Opinion: Reforms That Will Stand the Test of Time

"When Mitchell E. Daniels Jr. was named president of Purdue University in 2013, I sent him an email saying, 'Welcome to the revolution!' My email explained that higher education is changing in terms of whom we teach, what we teach, when we teach, and where we teach it. Last year, speaking on a panel at a higher-education symposium in my role as president of Career Education Colleges and Universities, I said that higher education had transformed itself, but I went on to suggest that the failure of the federal government to update its policies — especially the Higher Education Act — limited the ability of all educators to fully seize this moment," Steve Gunderson writes in a commentary for The Chronicle of Higher Education.

"This year will determine whether public policy can respond to these changes in ways that stand the test of time. For many of us, the Department of Education’s current efforts to revise both the gainful-employment and borrower-defense regulations provide a real opportunity for civic leadership by the government and by all of us affected by such rules.

I have lived through the regulations advanced by the previous federal administration, and, despite my best efforts to encourage and promote a balanced approach, the results were an ideological attack against those of us engaged in the delivery of postsecondary career education, and especially those of us connected to multigeneration, family-owned institutions. According to my organization’s analysis, since 2010 almost 2,000 for-profit institutions across the country have closed, resulting in more than 1.3 million students losing access to the education they need to move into the middle class.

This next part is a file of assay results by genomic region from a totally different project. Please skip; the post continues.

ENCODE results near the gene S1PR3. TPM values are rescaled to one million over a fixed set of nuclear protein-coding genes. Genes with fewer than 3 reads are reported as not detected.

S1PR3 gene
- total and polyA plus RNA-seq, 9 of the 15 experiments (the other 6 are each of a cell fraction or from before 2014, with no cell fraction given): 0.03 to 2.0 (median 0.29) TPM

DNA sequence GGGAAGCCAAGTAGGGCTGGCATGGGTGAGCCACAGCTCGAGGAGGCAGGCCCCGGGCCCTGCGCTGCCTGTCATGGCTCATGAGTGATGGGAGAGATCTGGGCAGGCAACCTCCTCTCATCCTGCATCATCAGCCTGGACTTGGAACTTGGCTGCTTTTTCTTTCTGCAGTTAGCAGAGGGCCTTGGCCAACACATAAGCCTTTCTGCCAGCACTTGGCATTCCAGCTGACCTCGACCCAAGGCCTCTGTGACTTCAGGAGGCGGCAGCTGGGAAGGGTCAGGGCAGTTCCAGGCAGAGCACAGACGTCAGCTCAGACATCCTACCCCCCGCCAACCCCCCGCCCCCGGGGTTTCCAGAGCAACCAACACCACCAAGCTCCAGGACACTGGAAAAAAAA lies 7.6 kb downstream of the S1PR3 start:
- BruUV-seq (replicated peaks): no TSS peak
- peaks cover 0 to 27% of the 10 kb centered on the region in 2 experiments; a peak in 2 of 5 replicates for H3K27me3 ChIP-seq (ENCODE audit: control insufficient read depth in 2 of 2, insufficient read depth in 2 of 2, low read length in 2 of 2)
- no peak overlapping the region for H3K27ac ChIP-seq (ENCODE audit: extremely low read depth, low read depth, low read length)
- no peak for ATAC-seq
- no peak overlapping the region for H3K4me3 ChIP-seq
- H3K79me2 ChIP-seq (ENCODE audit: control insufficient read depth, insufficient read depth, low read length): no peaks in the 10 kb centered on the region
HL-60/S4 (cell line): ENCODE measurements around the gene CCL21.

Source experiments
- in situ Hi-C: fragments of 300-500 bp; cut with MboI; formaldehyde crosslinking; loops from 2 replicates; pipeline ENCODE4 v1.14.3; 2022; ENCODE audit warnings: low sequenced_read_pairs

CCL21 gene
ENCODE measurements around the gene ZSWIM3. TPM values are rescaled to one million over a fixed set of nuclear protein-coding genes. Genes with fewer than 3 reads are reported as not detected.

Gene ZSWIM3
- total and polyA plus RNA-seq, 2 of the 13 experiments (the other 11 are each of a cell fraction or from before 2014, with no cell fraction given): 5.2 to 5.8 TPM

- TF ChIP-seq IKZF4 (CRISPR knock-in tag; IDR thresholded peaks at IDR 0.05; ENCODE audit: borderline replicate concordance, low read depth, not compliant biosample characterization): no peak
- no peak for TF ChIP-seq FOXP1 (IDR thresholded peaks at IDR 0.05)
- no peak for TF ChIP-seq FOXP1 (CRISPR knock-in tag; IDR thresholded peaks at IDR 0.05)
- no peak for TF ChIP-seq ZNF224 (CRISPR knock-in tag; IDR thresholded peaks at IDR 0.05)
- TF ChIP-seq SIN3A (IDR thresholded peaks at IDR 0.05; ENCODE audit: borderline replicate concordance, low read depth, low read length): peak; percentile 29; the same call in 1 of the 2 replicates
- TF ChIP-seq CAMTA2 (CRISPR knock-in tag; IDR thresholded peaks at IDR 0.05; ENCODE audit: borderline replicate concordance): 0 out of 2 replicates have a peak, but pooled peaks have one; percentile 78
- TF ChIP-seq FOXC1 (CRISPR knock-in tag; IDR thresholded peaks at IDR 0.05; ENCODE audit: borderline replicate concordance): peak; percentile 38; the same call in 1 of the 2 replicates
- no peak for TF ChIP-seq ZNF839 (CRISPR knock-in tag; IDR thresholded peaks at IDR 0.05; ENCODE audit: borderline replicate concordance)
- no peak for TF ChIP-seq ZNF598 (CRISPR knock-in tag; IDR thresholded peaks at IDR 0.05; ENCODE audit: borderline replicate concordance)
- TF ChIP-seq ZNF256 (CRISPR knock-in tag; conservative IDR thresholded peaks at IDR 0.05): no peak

It did not need to be this way. Virtually everyone in higher education believes that any student who is the victim of academic fraud should be able to seek relief, and that students should be able to find gainful employment in their area of academic study. Most of us would even suggest that some common-outcome metrics for all programs at all colleges would be a service to prospective students.
Today, the negotiators engaged in seeking consensus on these issues have an opportunity to advance good public policy. The temptation, however, is for one side to resist any change and the other side to advocate for a complete reversal. Such actions reflect today’s polarization of the body politic, but they do nothing to advance good public policy."

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Publication Date: 2/13/2018

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